Indexed on: 07 Aug '13Published on: 07 Aug '13Published in: Brazilian Journal of Infectious Diseases
In order to obtain adequate information for the treatment of methicillin resistant Staphylococcus aureus (MRSA) infections, it is crucial to identify trends in epidemiological and antimicrobial resistance patterns of local S. aureus strains. Community and hospital acquired S. aureus isolates (n=202) were characterized using staphylococcal cassette chromosome mec (SCCmec) typing, pulse field gel electrophoresis (PFGE) analysis, spa typing and minimal inhibitory concentration (MIC) determination. The prevalence of the Panton-Valentine leukocidine (pvl) and several antibiotic resistance genes among the isolates were also detected by PCR. All of the S. aureus isolates were susceptible to vancomycin, daptomycin and linezolid. Three hospital isolates were resistant to teicoplanin while 14 showed intermediate resistance to teicoplanin. The resistance patterns of community-acquired MRSA (CA-MRSA) isolates to other antimicrobials were similar to those of hospital-acquired MRSA (HA-MRSA) isolates except for clindamycin and gentamicin. There was excellent correlation between phenotypes and genotypes in the determination of S. aureus resistance to erythromycin, gentamicin, and tetracycline. The SCCmec type II and SCCmec type IV were the predominant types detected in hospital and community isolates, respectively. The most frequently encountered spa types were t002 and t030 both in HA- and CA-MRSA isolates. Pulsotype A was the most predominant pulsotype identified among the isolates tested, followed by pulsotype B. Seventy-two hospital isolates (19 HA-MRSA and 53 HA-MSSA) and 10 CA-MRSA were positive for the pvl gene. This study shows that the combination of susceptibility testing and various molecular methods has provided useful information on the antibiotic resistance and molecular diversity of S. aureus in a specific region of China. The high proportion of pvl positive MSSA and MRSA isolates observed in this study indicates that adequate measures are needed to curtail the spread of those MRSA and MSSA clones prevailing both in hospital and the community.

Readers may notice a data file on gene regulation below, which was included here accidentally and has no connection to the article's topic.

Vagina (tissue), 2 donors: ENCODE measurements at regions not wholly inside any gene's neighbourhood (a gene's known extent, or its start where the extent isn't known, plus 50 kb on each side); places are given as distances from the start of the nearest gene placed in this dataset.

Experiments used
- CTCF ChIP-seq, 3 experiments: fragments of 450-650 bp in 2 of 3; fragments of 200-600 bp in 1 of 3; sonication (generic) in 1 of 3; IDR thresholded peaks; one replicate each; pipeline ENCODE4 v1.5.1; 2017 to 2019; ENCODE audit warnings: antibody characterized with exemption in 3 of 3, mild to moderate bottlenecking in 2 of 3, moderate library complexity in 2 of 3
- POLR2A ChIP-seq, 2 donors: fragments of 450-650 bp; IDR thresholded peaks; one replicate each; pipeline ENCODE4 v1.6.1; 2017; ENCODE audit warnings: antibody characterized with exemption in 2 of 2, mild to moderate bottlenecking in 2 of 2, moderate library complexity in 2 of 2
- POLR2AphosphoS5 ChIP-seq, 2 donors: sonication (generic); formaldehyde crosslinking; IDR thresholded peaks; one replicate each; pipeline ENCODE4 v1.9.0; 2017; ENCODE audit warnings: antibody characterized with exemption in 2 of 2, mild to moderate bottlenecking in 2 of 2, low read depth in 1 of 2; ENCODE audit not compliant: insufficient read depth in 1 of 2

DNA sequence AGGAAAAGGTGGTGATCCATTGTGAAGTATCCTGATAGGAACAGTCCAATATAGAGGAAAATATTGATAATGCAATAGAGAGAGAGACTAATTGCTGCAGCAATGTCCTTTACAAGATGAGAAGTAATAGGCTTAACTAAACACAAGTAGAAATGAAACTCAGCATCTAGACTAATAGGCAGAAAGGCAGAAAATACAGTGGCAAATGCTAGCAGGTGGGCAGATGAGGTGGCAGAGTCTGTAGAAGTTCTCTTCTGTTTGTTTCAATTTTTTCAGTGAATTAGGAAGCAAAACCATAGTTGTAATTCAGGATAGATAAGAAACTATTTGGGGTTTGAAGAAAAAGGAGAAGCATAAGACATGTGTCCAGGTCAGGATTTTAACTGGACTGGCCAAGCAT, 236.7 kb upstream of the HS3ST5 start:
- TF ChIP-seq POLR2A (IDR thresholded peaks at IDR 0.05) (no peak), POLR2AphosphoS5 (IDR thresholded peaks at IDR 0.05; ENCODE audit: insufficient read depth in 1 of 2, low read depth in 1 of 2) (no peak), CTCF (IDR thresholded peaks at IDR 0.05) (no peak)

Indexed on: 17 Mar '10
Published on: 17 Mar '10 in Diagnostic Microbiology and Infectious Disease